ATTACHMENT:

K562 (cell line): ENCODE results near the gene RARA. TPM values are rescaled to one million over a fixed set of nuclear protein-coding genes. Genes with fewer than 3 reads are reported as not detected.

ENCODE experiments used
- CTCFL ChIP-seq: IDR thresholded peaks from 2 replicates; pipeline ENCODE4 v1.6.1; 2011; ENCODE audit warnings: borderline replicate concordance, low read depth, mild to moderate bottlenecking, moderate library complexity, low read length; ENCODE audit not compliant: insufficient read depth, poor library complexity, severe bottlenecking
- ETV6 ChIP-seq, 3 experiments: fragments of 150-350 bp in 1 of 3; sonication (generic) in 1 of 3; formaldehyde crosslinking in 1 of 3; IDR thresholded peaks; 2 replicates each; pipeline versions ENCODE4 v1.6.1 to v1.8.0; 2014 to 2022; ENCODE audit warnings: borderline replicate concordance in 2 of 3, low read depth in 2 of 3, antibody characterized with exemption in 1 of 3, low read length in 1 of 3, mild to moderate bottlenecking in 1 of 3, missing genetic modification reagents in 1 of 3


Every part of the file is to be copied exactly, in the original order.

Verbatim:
K562 (cell line): ENCODE results near the gene RARA. TPM values are rescaled to one million over a fixed set of nuclear protein-coding genes. Genes with fewer than 3 reads are reported as not detected.

ENCODE experiments used
- CTCFL ChIP-seq: IDR thresholded peaks from 2 replicates; pipeline ENCODE4 v1.6.1; 2011; ENCODE audit warnings: borderline replicate concordance, low read depth, mild to moderate bottlenecking, moderate library complexity, low read length; ENCODE audit not compliant: insufficient read depth, poor library complexity, severe bottlenecking
- ETV6 ChIP-seq, 3 experiments: fragments of 150-350 bp in 1 of 3; sonication (generic) in 1 of 3; formaldehyde crosslinking in 1 of 3; IDR thresholded peaks; 2 replicates each; pipeline versions ENCODE4 v1.6.1 to v1.8.0; 2014 to 2022; ENCODE audit warnings: borderline replicate concordance in 2 of 3, low read depth in 2 of 3, antibody characterized with exemption in 1 of 3, low read length in 1 of 3, mild to moderate bottlenecking in 1 of 3, missing genetic modification reagents in 1 of 3